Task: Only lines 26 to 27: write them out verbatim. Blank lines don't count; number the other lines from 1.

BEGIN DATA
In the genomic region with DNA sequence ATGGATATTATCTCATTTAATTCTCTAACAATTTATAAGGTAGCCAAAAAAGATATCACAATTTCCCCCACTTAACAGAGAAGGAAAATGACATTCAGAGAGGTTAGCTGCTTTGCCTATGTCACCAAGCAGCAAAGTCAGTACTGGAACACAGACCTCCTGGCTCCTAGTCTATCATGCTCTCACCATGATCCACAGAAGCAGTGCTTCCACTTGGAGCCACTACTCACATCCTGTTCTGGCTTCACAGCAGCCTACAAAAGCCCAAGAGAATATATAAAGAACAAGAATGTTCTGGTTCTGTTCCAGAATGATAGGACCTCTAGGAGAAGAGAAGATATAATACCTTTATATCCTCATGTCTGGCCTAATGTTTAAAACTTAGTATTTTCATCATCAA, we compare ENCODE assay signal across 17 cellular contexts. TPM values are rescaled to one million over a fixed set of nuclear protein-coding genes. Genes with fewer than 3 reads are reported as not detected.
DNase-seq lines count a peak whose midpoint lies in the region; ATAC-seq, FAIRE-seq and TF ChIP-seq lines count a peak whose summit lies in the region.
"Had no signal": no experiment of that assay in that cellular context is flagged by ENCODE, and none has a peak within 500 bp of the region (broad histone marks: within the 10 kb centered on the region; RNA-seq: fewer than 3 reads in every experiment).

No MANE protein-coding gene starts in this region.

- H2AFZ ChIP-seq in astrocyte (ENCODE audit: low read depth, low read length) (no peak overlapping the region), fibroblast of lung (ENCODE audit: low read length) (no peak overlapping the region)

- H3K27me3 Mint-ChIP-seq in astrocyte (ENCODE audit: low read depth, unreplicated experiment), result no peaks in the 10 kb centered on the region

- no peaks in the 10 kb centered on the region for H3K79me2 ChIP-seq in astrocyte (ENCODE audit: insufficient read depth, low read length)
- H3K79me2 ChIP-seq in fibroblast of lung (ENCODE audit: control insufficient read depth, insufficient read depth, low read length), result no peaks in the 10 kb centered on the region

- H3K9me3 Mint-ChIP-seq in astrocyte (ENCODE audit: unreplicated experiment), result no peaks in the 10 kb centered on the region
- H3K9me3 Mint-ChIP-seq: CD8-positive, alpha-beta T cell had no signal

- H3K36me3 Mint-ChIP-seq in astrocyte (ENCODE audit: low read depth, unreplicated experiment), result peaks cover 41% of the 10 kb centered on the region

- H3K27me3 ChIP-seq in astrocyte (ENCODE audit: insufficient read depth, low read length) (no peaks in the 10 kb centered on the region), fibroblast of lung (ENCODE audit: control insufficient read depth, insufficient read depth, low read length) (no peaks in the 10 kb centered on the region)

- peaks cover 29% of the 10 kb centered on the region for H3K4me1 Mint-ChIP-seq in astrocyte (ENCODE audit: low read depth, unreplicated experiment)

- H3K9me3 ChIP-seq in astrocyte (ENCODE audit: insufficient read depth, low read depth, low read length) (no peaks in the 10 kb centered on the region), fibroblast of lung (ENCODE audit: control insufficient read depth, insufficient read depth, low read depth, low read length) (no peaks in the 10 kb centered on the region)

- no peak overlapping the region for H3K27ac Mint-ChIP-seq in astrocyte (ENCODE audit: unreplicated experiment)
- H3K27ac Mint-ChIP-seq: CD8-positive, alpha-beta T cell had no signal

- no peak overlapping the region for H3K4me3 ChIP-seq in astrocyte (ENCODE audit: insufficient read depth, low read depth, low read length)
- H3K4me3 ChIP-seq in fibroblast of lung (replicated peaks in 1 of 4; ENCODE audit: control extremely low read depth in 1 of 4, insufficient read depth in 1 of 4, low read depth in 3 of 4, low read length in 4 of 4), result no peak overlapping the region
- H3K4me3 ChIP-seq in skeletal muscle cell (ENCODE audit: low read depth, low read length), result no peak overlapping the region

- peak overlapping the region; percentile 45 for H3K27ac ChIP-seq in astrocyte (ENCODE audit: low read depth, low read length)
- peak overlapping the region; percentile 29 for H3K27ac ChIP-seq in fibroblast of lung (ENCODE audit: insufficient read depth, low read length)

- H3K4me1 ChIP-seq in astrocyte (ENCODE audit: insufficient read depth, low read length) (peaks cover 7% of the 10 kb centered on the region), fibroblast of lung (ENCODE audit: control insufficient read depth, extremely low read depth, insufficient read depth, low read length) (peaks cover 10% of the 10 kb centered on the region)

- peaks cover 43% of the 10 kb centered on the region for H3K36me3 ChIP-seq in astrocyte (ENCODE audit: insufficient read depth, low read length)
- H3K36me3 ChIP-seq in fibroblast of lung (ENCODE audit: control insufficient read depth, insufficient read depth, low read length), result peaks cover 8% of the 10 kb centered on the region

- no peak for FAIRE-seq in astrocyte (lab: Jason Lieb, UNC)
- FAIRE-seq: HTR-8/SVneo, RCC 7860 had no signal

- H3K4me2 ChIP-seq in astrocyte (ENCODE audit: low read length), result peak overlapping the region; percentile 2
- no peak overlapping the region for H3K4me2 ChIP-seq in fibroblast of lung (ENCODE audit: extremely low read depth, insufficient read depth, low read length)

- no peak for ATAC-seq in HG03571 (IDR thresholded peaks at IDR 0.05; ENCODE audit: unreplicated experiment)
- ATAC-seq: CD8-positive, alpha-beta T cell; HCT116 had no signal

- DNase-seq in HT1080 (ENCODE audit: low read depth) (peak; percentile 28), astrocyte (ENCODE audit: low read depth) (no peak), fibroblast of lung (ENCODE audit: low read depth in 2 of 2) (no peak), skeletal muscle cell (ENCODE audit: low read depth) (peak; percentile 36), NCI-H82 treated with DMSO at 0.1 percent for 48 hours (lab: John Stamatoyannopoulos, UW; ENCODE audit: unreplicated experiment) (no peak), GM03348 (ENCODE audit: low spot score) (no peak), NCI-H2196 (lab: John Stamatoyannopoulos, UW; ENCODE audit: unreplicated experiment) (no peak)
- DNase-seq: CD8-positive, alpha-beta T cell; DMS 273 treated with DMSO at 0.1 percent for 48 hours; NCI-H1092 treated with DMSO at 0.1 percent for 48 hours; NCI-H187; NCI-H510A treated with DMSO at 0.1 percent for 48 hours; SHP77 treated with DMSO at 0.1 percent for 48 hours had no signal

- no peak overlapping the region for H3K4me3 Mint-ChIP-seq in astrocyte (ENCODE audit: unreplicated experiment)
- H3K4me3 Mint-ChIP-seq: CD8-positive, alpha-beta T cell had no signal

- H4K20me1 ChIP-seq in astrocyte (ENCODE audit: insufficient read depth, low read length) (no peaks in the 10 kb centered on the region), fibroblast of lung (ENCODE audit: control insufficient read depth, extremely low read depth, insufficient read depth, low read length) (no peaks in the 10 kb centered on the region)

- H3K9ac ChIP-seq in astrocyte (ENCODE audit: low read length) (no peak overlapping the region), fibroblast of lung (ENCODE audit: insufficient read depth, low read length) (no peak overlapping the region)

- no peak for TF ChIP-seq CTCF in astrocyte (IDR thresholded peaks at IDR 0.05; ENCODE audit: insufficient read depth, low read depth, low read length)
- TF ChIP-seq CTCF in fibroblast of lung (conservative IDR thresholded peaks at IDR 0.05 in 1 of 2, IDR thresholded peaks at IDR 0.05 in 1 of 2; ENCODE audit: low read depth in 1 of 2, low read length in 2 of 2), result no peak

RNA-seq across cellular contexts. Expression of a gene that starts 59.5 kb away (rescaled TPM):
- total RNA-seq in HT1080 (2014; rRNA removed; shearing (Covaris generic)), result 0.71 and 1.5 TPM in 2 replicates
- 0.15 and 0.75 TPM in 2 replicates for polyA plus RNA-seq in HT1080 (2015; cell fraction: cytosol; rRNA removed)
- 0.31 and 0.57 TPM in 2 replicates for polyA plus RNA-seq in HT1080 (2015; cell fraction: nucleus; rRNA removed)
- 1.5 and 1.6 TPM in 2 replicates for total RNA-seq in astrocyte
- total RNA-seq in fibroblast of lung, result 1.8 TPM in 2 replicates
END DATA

- FAIRE-seq: HTR-8/SVneo, RCC 7860 had no signal

- H3K4me2 ChIP-seq in astrocyte (ENCODE audit: low read length), result peak overlapping the region; percentile 2